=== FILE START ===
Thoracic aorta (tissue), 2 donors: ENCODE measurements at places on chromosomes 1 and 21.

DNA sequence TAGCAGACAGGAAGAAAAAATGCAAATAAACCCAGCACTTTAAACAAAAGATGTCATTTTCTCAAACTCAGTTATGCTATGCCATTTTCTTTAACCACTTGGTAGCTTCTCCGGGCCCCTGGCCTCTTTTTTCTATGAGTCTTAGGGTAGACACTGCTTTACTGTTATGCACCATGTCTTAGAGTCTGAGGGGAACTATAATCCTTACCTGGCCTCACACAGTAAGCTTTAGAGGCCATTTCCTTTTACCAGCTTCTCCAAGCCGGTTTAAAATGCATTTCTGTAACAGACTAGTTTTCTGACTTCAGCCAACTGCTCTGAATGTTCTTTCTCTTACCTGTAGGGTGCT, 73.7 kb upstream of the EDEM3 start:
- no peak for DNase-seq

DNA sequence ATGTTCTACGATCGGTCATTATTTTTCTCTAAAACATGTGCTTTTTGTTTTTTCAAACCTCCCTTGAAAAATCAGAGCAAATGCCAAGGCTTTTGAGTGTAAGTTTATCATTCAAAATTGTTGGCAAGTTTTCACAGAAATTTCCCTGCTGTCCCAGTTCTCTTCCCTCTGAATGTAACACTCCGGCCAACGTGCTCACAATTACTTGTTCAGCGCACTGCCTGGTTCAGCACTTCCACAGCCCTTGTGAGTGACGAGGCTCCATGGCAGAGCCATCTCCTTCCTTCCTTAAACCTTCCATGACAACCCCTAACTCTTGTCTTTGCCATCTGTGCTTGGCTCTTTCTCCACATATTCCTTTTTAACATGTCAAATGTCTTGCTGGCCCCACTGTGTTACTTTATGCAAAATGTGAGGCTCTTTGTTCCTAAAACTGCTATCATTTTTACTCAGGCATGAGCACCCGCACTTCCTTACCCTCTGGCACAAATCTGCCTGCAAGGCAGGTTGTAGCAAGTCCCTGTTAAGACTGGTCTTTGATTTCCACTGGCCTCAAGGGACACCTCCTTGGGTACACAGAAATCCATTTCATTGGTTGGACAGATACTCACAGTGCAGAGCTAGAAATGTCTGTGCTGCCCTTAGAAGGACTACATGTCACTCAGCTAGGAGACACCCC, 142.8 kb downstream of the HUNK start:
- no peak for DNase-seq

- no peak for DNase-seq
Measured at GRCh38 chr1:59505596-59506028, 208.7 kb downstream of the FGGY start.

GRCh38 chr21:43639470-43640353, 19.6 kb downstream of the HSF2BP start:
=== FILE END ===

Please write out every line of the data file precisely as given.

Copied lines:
Thoracic aorta (tissue), 2 donors: ENCODE measurements at places on chromosomes 1 and 21.

DNA sequence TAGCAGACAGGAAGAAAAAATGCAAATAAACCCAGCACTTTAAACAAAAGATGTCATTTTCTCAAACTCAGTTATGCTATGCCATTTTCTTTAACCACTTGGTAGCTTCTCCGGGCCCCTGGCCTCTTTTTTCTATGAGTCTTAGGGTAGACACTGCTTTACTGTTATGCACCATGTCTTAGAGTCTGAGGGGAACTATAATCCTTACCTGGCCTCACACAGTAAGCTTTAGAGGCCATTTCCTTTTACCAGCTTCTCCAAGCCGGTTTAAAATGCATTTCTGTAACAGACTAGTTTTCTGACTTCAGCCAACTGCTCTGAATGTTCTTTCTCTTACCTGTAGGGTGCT, 73.7 kb upstream of the EDEM3 start:
- no peak for DNase-seq

DNA sequence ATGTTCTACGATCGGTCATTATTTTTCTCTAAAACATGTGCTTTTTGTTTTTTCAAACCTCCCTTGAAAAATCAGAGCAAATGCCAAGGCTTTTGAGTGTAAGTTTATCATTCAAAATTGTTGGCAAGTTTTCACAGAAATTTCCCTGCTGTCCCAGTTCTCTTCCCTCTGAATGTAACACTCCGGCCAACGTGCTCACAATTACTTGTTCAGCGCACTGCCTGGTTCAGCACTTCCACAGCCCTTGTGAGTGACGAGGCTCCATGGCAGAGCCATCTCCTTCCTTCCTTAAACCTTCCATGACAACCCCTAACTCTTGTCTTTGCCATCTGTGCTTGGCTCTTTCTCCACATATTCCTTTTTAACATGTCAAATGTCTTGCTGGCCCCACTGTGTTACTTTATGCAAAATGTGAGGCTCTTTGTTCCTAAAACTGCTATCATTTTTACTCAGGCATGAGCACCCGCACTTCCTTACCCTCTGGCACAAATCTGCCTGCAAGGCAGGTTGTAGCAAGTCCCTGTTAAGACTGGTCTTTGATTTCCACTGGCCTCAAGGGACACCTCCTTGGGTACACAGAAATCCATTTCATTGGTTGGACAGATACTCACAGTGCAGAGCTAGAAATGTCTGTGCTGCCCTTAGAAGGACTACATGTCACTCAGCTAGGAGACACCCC, 142.8 kb downstream of the HUNK start:
- no peak for DNase-seq

- no peak for DNase-seq
Measured at GRCh38 chr1:59505596-59506028, 208.7 kb downstream of the FGGY start.

GRCh38 chr21:43639470-43640353, 19.6 kb downstream of the HSF2BP start: